NLRB Ruling Sending Shock Waves and Uncertainty Across the Economy


We reported last week on the National Labor Relations Board’s ruling that (1) businesses share equal responsibility for unfair labor practices with their contract labor suppliers (co-employment) and (2) temporary workers of those suppliers have collective bargaining rights and may join unions. While the ruling in isolation is significant, its import must also be considered in the context of the gathering wave of worker classification and other labor-related cases that have been adjudicated in favor of workers being employees. In this follow-up article, we consider some of the potential impacts and responses to the ruling, as well as the basic message for procurement practitioners.

Potential Impacts

If the ruling becomes binding on businesses, there appear to be significant impacts on businesses in general and more pointedly for businesses in particular segments:

  • In general, businesses that use supplier-provided temporary labor will now be considered co-employers with those suppliers and may need to accommodate unionization of that temporary workforce. This effectively changes the costs and risks beared by businesses that use such labor – a large majority of businesses – such that they will need to re-evaluate their use of that type of labor and the suppliers that provide it.
  • For some kinds of businesses, the potential impacts and consequences could be more significant:
    • Franchise businesses are already facing the question of co-employment existing between franchisor and franchise. (See: NLRB ruling being challenged in court by McDonalds). Now that question may have been answered, with new costs and risks (from co-employment and unionization) being shifted to franchisors. This shift has the potential to completely disrupt the franchise model, which makes up a share of a broad range of business segments.
    • Businesses that already have unionized labor forces, including hospitality workers and healthcare nurses, carry heightened risk of unionization of temporary workers, who would be able to simply join the union and not have to form one.
    • Finally, temporary staffing suppliers to all of the above businesses face a diminishment of the value they provide – the elimination of co-employment risk – and thus the compromising of their established business models and margins. (Traditional staffing businesses tend to have high fixed cost structures.)

Certainly all of the above cases would have an impact on the contingent workforce procurement approaches – especially temp labor – that are now considered well-established and routine.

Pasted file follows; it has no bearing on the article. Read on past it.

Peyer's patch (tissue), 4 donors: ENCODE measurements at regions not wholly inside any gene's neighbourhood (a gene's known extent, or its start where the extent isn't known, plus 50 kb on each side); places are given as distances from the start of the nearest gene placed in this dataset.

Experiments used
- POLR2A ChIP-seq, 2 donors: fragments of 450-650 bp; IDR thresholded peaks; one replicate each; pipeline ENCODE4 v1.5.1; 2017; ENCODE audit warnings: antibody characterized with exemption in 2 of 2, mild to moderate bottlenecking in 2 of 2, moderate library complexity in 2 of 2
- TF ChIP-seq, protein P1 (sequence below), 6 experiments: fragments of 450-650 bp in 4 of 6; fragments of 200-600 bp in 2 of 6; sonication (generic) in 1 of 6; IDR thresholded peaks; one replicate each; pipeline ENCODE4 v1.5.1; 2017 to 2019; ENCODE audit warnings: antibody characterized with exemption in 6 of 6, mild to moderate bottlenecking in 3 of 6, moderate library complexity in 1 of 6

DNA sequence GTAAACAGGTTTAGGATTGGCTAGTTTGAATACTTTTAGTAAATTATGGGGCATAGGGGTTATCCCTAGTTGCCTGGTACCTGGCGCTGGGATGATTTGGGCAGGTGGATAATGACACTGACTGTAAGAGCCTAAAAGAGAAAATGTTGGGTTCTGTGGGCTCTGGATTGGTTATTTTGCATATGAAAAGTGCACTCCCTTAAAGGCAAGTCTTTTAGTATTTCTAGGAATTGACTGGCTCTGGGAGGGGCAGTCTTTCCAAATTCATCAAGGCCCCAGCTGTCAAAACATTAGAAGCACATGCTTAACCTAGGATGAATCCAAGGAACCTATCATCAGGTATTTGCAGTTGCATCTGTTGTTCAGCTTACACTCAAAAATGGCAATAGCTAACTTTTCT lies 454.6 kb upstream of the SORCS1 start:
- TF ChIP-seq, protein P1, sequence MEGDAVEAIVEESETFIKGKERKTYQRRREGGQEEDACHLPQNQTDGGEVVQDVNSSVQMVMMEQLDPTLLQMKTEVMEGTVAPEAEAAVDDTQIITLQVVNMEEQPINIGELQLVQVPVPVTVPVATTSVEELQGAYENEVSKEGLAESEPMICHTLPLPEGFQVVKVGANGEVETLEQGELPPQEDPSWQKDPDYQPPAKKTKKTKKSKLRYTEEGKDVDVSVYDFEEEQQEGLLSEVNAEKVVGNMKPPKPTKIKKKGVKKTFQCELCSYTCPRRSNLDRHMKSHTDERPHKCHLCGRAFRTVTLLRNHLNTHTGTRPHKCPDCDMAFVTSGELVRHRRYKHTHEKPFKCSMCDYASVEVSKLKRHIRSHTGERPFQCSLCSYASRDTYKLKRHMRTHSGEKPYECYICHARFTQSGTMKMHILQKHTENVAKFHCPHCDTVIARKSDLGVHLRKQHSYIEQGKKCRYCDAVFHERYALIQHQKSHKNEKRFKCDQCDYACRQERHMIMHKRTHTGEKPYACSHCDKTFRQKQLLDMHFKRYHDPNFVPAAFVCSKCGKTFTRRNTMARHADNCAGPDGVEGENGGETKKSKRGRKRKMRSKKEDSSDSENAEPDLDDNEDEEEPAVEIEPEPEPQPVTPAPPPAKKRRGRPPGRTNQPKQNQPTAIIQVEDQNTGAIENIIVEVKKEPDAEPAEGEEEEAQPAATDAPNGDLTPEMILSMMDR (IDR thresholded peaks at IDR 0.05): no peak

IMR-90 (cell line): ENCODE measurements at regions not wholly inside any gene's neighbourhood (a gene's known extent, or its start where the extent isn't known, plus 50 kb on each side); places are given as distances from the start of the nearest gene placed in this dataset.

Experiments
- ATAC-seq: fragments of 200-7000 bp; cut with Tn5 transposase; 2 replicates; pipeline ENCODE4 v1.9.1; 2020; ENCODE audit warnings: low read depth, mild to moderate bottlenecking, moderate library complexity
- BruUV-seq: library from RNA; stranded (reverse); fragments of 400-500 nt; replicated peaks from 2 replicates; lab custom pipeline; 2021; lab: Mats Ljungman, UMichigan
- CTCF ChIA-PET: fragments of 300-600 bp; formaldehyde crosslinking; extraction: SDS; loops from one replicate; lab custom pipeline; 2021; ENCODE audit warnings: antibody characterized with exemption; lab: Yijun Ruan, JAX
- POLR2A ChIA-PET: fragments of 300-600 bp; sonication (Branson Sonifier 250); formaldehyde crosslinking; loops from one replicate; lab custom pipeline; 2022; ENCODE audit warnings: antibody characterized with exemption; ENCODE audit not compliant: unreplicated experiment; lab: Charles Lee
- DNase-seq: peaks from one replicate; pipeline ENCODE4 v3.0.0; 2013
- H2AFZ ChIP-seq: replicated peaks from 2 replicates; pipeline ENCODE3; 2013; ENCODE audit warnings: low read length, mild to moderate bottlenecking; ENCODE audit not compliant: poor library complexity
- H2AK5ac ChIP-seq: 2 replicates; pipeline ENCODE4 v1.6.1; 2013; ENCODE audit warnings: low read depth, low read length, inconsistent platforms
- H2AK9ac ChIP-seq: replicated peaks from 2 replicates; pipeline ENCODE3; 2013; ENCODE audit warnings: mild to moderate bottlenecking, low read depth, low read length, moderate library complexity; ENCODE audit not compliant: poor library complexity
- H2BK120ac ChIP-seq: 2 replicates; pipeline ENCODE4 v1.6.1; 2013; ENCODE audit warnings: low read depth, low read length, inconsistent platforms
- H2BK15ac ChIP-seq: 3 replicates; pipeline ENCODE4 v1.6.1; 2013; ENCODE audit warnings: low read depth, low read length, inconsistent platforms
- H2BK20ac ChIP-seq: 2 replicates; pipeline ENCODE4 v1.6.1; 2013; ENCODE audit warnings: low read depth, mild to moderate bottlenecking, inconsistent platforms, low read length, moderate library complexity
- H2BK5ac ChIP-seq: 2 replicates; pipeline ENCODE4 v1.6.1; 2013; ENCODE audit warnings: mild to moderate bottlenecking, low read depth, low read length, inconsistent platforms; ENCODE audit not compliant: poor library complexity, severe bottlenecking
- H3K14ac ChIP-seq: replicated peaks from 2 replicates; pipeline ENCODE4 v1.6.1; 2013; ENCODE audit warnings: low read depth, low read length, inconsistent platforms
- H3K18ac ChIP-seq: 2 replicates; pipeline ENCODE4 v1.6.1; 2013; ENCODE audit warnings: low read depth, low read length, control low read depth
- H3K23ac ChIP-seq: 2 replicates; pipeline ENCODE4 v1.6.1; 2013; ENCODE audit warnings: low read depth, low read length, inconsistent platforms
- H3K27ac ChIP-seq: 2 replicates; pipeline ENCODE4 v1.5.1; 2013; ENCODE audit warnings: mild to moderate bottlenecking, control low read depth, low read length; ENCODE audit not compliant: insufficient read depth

Different Responses

It is unsurprising that, depending on the interests they represent, different industry groups and other parties have different interpretations and responses to the ruling.

  • Labor unions, such as the AFL-CIO, and other workers’ rights organization view the validity of the ruling as self-evident and express confidence that it will be binding on businesses.
  • Business interest groups, such as the US Chamber of Commerce, have generally indicated its alarm about such anti-business overreach of the NLRB, expressing confidence that the ruling is destined to be overturned in the courts or by Congress.
  • Finally, there are some that question the actual authority of the NLRB to reach such a reversal of long-standing interpretations of the National Labor Relations Act (NLRA), which dates back to 1935. Positions range from those of the NLRB being merely a political organ of the current administration to the NLRB being the legitimate interpreter of the NLRA regs applied in actual circumstances.

As the above broad range of different interpretations and responses to the recent NLRB ruling suggest, there is a considerable uncertainty about how the ruling will actually play out.

Procurement: Ripples or Tsunami?

Perhaps a good metaphor for the position of contingent workforce procurement relative to all of the above is someone standing on a beach facing the possible scenarios of encountering some big waves that will subside or a massive tsunami that will alter the contingent workforce supply chain and existing practices.

In such a situation, the initial response of procurement should be to take the NLRB ruling seriously and begin some alternative scenario planning. If the wave rolls forward, how will we need to respond in terms of strategic sourcing and supplier management? Even if the NLRB ruling’s effects turn into subsiding ripples, there will still likely be value to such a planning exercise in the form of enhanced planning skills, a more flexible, alert mindset for future change and the potential to discover new sourcing alternatives that may be useful today.   

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